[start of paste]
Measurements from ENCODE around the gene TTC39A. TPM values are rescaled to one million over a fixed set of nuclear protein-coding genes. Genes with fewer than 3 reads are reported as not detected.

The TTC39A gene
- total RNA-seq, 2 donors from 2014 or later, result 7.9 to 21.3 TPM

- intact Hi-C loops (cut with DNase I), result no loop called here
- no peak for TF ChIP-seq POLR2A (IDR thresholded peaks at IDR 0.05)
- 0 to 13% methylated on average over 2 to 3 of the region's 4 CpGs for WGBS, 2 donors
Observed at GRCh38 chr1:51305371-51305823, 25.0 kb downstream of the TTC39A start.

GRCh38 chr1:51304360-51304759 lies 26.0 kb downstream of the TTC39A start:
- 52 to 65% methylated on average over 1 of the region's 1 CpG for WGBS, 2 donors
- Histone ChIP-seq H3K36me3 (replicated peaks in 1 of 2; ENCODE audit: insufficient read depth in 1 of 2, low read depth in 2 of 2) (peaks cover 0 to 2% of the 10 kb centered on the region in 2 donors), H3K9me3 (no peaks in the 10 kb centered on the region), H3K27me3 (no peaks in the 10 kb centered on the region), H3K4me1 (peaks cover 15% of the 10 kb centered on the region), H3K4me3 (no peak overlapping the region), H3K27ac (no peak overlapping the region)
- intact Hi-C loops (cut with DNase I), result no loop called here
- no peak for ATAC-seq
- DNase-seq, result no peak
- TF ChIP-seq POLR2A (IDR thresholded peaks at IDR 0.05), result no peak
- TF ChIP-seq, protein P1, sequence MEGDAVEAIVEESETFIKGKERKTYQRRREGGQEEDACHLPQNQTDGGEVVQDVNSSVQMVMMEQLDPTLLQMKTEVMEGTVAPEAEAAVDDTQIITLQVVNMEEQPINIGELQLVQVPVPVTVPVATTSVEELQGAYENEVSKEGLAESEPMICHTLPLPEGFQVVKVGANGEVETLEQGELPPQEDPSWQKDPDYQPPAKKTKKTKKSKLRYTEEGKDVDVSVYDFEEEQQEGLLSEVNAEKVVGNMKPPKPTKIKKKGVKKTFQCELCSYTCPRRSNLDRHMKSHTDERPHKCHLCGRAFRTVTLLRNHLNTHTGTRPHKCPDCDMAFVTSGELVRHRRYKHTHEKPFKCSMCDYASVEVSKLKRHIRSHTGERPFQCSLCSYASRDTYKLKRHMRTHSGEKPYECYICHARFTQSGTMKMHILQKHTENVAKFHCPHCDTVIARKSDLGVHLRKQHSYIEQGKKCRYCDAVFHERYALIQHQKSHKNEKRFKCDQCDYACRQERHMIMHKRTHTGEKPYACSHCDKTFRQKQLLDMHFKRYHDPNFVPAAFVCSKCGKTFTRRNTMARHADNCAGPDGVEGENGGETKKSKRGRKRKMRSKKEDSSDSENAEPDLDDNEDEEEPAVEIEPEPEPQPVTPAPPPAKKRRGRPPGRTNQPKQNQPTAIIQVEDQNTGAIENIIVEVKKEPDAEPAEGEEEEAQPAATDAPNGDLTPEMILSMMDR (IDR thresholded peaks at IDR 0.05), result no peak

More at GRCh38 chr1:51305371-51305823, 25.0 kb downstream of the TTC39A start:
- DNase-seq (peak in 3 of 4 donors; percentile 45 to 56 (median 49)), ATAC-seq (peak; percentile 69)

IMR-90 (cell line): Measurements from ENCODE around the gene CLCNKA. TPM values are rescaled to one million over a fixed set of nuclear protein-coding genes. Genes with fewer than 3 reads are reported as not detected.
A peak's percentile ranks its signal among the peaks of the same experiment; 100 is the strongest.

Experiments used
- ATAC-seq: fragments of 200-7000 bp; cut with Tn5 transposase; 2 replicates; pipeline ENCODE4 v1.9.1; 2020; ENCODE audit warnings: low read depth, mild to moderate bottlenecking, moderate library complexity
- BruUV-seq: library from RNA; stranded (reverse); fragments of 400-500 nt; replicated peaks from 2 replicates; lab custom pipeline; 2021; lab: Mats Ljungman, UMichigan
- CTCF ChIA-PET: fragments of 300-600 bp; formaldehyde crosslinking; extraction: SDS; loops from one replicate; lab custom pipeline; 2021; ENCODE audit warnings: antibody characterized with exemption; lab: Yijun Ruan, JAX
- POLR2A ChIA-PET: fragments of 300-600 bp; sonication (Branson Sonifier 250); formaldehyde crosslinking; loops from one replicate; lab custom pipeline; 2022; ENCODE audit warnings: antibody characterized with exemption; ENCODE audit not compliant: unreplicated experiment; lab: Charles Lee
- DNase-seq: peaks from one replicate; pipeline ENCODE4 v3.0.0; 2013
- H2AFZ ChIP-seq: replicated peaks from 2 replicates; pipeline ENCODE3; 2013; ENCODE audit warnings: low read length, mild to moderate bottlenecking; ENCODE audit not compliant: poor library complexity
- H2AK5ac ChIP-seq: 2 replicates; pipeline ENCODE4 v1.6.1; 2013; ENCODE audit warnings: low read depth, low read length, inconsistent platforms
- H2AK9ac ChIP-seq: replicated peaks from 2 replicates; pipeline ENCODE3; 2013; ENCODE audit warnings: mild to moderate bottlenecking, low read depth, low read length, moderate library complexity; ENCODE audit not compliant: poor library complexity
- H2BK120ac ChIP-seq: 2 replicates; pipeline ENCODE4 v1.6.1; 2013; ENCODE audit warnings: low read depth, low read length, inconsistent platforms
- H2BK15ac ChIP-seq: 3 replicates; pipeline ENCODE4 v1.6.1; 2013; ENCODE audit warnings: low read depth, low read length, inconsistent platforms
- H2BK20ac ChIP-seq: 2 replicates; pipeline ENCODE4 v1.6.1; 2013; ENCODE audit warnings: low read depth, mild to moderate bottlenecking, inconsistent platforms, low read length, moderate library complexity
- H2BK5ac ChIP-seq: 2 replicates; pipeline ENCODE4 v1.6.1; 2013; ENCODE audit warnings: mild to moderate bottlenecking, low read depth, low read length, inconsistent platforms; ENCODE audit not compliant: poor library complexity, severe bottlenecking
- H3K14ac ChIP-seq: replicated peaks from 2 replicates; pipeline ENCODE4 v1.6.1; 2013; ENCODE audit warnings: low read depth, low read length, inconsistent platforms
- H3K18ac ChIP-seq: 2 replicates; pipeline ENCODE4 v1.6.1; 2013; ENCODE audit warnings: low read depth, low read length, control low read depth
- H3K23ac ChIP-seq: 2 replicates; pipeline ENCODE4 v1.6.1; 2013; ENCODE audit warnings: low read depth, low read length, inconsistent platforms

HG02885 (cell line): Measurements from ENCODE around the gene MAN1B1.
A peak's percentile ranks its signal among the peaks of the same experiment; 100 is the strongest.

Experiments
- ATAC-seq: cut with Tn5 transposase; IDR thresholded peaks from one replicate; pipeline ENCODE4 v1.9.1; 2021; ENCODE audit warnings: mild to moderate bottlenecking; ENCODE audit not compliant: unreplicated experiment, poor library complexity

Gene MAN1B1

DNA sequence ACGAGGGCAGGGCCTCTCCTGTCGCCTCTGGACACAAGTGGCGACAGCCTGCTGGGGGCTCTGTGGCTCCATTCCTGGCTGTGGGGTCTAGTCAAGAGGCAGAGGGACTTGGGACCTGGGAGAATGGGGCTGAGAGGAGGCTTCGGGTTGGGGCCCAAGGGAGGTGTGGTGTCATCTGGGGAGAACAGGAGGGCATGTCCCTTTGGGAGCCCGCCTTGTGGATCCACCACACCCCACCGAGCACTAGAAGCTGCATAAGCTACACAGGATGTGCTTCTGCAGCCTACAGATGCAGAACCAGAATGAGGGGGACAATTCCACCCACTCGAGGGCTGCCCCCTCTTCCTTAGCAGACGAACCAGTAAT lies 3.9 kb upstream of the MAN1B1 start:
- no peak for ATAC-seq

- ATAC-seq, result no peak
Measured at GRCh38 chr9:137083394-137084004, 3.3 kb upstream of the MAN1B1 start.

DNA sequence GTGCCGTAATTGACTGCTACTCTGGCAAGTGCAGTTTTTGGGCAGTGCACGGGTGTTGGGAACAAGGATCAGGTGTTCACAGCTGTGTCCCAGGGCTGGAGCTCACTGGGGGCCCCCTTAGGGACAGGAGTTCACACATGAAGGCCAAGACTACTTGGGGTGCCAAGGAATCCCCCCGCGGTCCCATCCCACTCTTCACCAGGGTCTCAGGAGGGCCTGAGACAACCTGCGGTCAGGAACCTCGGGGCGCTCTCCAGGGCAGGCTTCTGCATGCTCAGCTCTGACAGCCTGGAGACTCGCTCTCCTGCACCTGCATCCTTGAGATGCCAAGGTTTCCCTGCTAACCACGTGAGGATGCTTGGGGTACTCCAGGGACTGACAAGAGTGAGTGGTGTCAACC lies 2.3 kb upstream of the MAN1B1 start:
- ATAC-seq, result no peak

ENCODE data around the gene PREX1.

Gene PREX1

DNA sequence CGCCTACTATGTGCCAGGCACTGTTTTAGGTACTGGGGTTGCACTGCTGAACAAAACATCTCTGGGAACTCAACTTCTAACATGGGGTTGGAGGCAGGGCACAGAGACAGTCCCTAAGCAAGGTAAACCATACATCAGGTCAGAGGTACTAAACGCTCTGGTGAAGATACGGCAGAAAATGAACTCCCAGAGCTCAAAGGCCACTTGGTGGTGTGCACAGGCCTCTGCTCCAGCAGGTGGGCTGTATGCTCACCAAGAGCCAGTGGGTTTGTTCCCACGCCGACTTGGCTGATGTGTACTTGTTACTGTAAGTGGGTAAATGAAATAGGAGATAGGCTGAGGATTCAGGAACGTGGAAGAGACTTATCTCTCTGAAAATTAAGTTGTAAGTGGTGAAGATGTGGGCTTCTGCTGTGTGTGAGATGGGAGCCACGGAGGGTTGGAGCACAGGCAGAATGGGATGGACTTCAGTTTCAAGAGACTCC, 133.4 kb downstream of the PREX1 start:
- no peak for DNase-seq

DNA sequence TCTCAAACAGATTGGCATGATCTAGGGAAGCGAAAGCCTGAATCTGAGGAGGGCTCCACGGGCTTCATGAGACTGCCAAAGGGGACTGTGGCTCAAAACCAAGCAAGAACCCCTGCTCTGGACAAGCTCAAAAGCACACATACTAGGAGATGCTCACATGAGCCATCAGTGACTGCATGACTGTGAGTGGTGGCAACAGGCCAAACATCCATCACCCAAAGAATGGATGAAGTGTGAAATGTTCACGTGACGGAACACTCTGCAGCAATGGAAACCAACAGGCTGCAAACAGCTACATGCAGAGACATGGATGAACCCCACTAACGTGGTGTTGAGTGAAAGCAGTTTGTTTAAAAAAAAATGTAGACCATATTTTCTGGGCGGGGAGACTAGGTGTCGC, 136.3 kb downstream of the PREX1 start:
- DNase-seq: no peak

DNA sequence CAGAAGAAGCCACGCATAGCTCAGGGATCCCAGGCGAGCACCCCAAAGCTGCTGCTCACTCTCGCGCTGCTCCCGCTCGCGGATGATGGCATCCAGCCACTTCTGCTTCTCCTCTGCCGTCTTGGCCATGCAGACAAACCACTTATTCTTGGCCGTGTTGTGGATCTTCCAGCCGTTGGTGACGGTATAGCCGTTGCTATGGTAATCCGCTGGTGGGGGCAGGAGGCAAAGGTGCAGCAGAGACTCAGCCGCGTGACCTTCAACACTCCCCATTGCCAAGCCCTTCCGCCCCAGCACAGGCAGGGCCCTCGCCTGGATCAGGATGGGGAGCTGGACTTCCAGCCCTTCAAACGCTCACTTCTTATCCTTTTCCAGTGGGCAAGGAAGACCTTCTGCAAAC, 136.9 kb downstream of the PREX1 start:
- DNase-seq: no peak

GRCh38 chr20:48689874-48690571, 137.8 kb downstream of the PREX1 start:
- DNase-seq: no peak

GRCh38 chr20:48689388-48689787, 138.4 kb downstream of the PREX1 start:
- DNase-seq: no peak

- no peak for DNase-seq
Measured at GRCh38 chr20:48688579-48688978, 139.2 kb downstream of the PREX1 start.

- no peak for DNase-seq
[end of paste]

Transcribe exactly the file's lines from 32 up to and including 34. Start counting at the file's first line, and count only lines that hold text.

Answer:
- H2BK5ac ChIP-seq: 2 replicates; pipeline ENCODE4 v1.6.1; 2013; ENCODE audit warnings: mild to moderate bottlenecking, low read depth, low read length, inconsistent platforms; ENCODE audit not compliant: poor library complexity, severe bottlenecking
- H3K14ac ChIP-seq: replicated peaks from 2 replicates; pipeline ENCODE4 v1.6.1; 2013; ENCODE audit warnings: low read depth, low read length, inconsistent platforms
- H3K18ac ChIP-seq: 2 replicates; pipeline ENCODE4 v1.6.1; 2013; ENCODE audit warnings: low read depth, low read length, control low read depth